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Joan Erbach Edelstein, an esteemed NYU PT alum, passed away in early December 2019. Joan was an incredibly dedicated physical therapist who inspired countless students and colleagues and greatly influenced our profession.

Early in her life, Joan’s uncle, a urologist, suggested that instead of working in the family business she should pursue something more unique, and so she did. Inspired by war veterans in need of physical rehabilitation, she graduated from New York University with her bachelor’s degree magna cum laude and her certificate in Physical Therapy in 1956 and entered clinical practice. From 1956-1959 she was Chief Physical Therapist in the Children’s Division of what was then called the Institute of Physical Medicine and Rehabilitation (now Rusk Rehabilitation at NYU). In 1958 she earned her master’s degree from NYU. 

From 1959-1961, Joan was an instructor at the University of Wisconsin Medical School. It was during that time that she received a grant from the National Foundation for Infantile Paralysis that enabled her to study European physical therapy programs. She returned to New York in 1961 and embarked on a 30-year career as a research scientist at NYU Medical Center (now NYU Langone Health) as a Clinical Assistant Professor of Orthopedic Surgery and also an Adjunct Professor in the Department of Prosthetics and Orthotics in NYU’s then School of Education (now NYU Steinhardt). 

Joan then went on to serve as Director of Columbia University’s Physical Therapy Program for ten years. As an Associate Professor at Columbia, her work included teaching, writing, and program administration, and she completed all of the course work for her PhD degree.

A measure of Joan’s amazing skill as a teacher is seen by the number of institutions that utilized her talents. She was adjunct faculty, visiting instructor, special lecturer at Albert Einstein, Columbia, NYU, George Washington University, Husson University, New York Medical College, State University of New York, Temple University, Touro College, University of Medicine and Dentistry of New Jersey, and University of Pennsylvania.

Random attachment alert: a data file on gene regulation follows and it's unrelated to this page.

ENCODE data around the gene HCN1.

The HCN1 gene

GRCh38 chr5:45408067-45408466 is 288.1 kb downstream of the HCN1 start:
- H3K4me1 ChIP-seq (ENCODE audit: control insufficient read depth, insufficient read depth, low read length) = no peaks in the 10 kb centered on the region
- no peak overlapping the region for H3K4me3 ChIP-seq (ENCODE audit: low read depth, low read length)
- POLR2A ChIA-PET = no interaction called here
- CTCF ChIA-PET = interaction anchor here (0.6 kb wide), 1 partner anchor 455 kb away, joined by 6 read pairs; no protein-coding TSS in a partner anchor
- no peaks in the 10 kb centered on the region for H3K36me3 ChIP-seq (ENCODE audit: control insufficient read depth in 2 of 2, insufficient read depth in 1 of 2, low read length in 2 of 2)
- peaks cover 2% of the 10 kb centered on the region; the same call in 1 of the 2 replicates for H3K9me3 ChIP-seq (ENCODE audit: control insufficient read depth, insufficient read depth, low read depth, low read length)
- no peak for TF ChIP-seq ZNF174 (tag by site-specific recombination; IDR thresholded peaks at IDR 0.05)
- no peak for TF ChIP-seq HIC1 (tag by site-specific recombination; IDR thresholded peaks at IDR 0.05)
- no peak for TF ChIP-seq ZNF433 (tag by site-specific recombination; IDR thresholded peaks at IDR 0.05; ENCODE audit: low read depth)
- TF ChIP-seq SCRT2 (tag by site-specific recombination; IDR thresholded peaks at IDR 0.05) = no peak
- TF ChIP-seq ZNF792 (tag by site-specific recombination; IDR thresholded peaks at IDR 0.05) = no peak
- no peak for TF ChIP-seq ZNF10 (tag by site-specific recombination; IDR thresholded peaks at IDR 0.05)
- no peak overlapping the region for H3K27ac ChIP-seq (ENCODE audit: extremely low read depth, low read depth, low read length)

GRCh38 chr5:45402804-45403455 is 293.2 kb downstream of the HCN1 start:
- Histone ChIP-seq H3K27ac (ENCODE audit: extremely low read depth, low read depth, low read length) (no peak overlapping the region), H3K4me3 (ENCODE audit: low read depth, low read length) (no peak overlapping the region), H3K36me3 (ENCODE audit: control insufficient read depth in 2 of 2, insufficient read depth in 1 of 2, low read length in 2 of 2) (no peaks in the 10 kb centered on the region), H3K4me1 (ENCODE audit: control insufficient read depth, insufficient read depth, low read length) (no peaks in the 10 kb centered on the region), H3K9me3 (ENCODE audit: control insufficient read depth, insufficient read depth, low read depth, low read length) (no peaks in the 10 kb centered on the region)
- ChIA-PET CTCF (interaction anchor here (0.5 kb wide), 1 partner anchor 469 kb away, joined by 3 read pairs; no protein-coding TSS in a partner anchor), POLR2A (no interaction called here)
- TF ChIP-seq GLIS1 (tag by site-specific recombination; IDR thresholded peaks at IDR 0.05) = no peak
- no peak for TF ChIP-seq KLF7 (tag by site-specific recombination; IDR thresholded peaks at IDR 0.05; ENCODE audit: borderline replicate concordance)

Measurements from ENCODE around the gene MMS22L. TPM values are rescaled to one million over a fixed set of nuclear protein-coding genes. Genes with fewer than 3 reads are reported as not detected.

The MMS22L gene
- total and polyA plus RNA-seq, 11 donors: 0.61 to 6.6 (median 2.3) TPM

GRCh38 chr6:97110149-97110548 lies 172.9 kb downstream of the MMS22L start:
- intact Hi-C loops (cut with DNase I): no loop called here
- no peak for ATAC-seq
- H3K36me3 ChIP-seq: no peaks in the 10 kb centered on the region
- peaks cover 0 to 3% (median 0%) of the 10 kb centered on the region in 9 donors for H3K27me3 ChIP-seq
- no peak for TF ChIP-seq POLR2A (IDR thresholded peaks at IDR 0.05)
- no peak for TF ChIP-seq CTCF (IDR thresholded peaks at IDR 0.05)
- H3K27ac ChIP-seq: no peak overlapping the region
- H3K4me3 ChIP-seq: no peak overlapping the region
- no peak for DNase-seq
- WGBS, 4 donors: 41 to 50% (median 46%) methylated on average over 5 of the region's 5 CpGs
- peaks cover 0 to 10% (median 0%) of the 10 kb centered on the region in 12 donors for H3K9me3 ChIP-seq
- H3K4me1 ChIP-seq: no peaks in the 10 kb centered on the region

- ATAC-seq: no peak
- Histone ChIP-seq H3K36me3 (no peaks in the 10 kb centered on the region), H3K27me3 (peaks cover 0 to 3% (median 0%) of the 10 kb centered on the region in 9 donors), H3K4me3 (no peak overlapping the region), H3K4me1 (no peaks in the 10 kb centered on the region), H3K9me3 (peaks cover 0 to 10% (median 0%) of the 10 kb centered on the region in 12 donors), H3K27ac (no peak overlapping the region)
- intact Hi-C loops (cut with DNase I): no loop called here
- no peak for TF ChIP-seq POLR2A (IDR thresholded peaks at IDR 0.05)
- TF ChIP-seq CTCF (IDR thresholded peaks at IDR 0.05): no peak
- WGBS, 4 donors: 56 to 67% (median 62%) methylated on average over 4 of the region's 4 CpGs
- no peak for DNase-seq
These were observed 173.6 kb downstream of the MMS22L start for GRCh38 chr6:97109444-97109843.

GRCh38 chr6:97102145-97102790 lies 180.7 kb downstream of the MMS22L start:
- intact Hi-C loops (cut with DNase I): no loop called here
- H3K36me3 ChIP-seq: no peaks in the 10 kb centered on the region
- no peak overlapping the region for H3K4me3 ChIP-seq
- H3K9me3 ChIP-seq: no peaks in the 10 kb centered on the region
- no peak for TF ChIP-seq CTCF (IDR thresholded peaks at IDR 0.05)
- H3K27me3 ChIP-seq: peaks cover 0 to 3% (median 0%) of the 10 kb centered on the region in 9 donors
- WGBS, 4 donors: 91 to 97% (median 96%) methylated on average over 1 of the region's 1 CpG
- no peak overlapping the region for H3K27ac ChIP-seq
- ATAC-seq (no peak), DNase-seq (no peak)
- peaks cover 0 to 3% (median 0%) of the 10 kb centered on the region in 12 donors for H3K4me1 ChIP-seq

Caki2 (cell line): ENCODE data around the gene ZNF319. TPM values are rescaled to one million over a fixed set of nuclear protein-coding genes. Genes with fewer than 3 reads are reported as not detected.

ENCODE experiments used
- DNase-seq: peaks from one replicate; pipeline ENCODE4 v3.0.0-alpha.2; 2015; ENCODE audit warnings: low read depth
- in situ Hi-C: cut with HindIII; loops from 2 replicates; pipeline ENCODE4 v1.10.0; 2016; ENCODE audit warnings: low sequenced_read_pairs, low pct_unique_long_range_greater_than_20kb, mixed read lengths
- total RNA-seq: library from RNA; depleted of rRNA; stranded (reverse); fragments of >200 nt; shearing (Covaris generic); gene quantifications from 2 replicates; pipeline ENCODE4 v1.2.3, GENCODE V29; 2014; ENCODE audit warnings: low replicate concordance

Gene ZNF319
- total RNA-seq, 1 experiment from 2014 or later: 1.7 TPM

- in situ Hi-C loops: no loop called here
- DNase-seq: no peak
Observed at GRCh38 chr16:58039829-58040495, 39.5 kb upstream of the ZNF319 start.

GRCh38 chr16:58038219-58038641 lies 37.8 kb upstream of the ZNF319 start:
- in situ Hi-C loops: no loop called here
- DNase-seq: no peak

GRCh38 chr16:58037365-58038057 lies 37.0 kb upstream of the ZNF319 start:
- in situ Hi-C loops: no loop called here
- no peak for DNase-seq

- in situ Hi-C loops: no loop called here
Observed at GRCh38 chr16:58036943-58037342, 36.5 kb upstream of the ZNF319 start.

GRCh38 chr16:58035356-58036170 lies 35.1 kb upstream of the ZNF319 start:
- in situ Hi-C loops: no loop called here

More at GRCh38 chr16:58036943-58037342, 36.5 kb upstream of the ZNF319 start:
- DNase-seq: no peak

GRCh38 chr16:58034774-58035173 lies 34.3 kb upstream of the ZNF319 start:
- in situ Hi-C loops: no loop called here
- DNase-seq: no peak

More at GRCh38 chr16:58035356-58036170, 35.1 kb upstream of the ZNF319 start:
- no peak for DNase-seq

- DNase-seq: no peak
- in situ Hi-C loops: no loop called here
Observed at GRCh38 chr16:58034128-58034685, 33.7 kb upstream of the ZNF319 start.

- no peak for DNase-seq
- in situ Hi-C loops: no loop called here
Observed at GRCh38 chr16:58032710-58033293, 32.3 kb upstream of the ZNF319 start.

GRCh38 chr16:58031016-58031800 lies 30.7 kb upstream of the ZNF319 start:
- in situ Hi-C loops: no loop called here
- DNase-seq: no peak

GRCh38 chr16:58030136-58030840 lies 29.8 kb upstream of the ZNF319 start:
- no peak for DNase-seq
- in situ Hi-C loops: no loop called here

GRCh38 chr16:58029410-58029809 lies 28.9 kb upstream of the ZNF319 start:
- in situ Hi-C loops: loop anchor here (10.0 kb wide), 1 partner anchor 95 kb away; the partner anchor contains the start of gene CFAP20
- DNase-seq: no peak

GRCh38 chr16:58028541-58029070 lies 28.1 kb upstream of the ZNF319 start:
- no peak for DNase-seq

Joan conducted continuing education programs and taught seminars internationally in all facets of prosthetics, orthotics, kinesiology, gait, and geriatrics. Her professional world endeavors brought her to Australia, Canada, Denmark, Dominican Republic, Fiji, Hong Kong, Israel, Italy, Japan, Kenya, Mexico, the Philippines, Portugal, and Spain.

Her scholarly activities were prolific. Joan published 43 articles in leading publications in our field, 29 of which she was first author. She authored a total of 66 other publications, including books, book chapters, and monographs.

Joan also served the profession in many ways. For the American Physical Therapy Association, she was: a subject matter expert and manuscript reviewer for Physical Therapy (a commitment she sustained for 40 years); a member of the Academy of Content Experts for APTA; a member of the Leadership Committee of NYPTA; on the editorial board of Topics in Geriatrics; and a manuscript reviewer of JOSPT. She also served the International Society for Prosthetics and Orthotics of which she was a Fellow in several capacities.

In addition to all of that service, she was a member of the Editorial Boards of Physical and Occupational Therapy in Geriatrics; Journal of Rehabilitation Research and Development; and Archives of Physical Medicine and Rehabilitation. She was Editor of the Journal of the Association of Children’s Prosthetic-Orthotic Clinics. Joan served the American Academy of Orthotists and Prosthetists as a member of their Expert Panel on Knee-Ankle-Foot Orthoses for Ambulation. 

Joan was also much more than the consummate professional that has been detailed. She emulated the philosophy that life is much more than work. She found time to be wife to her beloved husband Haskell, and Joan herself was an accomplished flutist, performing in chamber music ensembles and serving on the Performance Health Care Committee of the National Flute Association. She was mother to two sons (David and Ben) and a grandmother, as well as a true friend to innumerable individuals. She always found time to exercise, swimming almost daily. Perennially curious, Joan enjoyed the social and cultural life of New York City and in the later years served as an active docent at the Cooper Hewitt Smithsonian Design Museum and the Museum of the City of New York. She also did volunteer work at the Museum of Natural History.

Joan enjoyed traveling and her last trip was a cruise around the world. When she told me what she was planning on doing, my response was “wow,” and her immediate response back was “If not now, when?” That was so much of Joan’s life philosophy, and we continue to miss her sage advice and joie de vivre.